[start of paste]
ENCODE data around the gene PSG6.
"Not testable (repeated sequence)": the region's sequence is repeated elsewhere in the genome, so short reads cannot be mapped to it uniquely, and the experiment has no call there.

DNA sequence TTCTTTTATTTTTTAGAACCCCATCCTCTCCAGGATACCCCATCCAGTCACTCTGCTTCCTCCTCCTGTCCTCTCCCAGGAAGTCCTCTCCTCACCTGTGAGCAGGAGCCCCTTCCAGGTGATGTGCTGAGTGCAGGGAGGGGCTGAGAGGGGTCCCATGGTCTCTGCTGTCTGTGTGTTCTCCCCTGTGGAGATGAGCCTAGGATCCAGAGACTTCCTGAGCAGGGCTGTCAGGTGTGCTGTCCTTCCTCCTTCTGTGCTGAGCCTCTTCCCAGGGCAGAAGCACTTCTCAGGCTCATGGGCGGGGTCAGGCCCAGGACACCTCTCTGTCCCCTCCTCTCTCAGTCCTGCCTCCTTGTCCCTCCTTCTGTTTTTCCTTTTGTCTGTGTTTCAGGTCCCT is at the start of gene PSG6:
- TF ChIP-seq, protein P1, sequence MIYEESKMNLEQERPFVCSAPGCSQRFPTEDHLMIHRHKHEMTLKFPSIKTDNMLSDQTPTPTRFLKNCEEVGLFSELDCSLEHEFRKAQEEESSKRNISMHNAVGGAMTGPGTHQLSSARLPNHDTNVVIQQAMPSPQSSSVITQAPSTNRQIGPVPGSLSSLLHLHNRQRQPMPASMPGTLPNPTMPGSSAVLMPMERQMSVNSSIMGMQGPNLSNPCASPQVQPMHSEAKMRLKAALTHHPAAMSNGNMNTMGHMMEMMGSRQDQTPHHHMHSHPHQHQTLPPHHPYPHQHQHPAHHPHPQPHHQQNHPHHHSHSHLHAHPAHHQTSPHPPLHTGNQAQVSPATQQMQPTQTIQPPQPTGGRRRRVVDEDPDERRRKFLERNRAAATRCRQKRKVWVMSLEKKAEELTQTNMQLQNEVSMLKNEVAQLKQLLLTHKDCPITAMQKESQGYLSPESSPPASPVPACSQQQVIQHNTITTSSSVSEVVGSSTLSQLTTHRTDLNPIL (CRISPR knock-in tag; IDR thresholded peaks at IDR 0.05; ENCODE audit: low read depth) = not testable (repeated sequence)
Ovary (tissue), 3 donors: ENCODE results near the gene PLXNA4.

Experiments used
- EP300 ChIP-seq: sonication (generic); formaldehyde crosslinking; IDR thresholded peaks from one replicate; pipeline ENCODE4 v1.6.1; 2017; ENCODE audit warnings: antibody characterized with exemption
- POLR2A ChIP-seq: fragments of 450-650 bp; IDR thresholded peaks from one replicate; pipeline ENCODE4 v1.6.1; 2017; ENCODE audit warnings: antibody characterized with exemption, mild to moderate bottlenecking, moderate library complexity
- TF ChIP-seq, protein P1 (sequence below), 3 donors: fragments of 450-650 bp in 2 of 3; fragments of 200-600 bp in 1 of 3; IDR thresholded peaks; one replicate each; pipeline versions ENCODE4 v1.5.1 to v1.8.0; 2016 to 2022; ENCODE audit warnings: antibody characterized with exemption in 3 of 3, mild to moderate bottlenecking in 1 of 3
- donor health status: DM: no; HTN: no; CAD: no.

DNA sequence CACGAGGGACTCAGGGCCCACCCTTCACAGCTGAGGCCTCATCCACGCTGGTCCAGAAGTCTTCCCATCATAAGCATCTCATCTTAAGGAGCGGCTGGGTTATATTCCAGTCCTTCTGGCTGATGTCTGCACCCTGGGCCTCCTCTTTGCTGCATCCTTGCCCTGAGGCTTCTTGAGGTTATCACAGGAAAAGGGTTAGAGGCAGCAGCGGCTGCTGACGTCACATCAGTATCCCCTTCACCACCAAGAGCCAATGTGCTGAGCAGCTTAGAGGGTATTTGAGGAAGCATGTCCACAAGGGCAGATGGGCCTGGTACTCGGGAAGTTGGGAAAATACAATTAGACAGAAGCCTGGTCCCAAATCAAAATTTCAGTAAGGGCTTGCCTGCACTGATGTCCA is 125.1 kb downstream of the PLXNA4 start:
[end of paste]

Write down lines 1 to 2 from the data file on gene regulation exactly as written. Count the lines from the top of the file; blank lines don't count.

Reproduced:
ENCODE data around the gene PSG6.
"Not testable (repeated sequence)": the region's sequence is repeated elsewhere in the genome, so short reads cannot be mapped to it uniquely, and the experiment has no call there.